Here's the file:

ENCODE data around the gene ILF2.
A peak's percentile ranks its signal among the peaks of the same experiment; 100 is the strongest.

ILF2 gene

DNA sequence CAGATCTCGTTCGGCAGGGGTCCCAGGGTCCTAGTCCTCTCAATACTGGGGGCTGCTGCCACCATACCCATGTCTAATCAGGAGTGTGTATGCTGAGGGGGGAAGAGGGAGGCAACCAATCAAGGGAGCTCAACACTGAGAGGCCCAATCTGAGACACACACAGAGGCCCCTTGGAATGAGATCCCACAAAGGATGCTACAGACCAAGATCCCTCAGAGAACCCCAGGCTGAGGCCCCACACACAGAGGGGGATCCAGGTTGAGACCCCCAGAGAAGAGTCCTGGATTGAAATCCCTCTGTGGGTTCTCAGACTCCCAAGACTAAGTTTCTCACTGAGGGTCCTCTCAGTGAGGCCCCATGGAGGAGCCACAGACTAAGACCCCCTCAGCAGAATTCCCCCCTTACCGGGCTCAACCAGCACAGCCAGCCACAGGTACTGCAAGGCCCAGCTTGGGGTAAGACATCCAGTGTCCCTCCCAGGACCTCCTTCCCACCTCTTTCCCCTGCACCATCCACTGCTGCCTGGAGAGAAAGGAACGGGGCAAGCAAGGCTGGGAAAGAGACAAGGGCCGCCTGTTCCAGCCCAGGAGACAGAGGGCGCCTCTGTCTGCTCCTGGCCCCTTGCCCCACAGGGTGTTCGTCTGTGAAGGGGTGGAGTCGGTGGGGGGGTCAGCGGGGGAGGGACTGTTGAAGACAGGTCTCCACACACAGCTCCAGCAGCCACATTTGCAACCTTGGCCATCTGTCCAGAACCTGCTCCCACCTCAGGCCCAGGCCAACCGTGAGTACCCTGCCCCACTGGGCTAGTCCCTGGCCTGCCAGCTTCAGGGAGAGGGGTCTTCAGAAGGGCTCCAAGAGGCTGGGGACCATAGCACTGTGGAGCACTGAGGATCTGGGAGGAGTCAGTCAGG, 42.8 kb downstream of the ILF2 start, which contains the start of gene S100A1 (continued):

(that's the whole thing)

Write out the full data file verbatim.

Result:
ENCODE data around the gene ILF2.
A peak's percentile ranks its signal among the peaks of the same experiment; 100 is the strongest.

ILF2 gene

DNA sequence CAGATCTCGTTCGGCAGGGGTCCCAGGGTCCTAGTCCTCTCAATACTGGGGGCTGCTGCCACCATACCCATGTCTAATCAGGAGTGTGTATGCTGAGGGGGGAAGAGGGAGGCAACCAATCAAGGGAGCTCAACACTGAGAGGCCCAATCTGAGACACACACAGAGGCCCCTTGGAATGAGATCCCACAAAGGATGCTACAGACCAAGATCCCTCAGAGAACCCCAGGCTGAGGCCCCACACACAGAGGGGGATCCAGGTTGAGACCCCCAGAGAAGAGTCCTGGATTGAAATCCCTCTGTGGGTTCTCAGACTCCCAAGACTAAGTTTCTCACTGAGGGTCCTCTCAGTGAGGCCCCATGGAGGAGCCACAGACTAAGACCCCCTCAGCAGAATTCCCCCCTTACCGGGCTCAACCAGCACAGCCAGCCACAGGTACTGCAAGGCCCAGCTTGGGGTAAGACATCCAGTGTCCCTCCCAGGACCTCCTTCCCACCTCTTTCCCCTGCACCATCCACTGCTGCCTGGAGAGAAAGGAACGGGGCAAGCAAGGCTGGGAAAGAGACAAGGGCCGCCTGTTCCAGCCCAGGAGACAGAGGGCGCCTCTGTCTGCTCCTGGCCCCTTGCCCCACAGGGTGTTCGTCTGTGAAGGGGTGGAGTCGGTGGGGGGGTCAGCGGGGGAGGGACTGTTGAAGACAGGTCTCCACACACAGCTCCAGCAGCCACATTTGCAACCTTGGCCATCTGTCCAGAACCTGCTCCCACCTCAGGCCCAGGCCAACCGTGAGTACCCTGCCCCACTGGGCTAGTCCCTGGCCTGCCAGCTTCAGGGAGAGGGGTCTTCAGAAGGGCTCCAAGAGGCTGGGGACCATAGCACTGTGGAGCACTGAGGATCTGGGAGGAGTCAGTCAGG, 42.8 kb downstream of the ILF2 start, which contains the start of gene S100A1 (continued):